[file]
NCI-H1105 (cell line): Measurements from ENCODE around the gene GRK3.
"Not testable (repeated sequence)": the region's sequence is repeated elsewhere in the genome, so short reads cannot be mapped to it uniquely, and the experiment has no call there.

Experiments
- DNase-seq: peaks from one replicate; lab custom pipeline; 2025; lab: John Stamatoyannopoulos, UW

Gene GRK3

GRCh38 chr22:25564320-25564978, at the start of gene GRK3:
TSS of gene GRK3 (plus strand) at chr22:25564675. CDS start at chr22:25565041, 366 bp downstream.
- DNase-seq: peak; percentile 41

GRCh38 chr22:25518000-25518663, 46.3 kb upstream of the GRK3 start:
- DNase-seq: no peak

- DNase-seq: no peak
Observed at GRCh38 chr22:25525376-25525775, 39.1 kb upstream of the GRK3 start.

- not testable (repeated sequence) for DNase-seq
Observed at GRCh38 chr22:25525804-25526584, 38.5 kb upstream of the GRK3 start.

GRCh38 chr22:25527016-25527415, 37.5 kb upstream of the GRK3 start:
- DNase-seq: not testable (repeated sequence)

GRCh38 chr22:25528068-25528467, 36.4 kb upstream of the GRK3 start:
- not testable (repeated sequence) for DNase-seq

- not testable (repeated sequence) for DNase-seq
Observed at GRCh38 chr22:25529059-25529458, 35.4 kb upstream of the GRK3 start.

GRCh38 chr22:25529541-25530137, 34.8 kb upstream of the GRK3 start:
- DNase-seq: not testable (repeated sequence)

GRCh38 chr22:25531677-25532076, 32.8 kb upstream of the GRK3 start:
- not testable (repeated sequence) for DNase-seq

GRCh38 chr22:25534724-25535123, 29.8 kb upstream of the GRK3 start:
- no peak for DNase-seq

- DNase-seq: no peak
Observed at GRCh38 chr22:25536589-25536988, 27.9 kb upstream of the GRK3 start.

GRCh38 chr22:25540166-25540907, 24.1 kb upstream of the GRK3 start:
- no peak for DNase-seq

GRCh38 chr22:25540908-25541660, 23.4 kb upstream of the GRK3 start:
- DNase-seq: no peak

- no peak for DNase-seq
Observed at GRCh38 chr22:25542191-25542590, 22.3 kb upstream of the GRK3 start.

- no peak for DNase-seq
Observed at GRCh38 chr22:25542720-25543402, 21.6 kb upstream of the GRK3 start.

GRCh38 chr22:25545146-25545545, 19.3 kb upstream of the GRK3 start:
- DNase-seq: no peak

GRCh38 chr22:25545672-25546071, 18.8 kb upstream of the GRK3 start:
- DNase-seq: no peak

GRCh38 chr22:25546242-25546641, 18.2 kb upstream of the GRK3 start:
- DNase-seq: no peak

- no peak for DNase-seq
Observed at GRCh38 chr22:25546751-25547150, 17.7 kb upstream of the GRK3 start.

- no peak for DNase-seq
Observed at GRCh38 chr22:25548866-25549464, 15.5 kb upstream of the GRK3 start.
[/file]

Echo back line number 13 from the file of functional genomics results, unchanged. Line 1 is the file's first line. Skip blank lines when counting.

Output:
- not testable (repeated sequence) for DNase-seq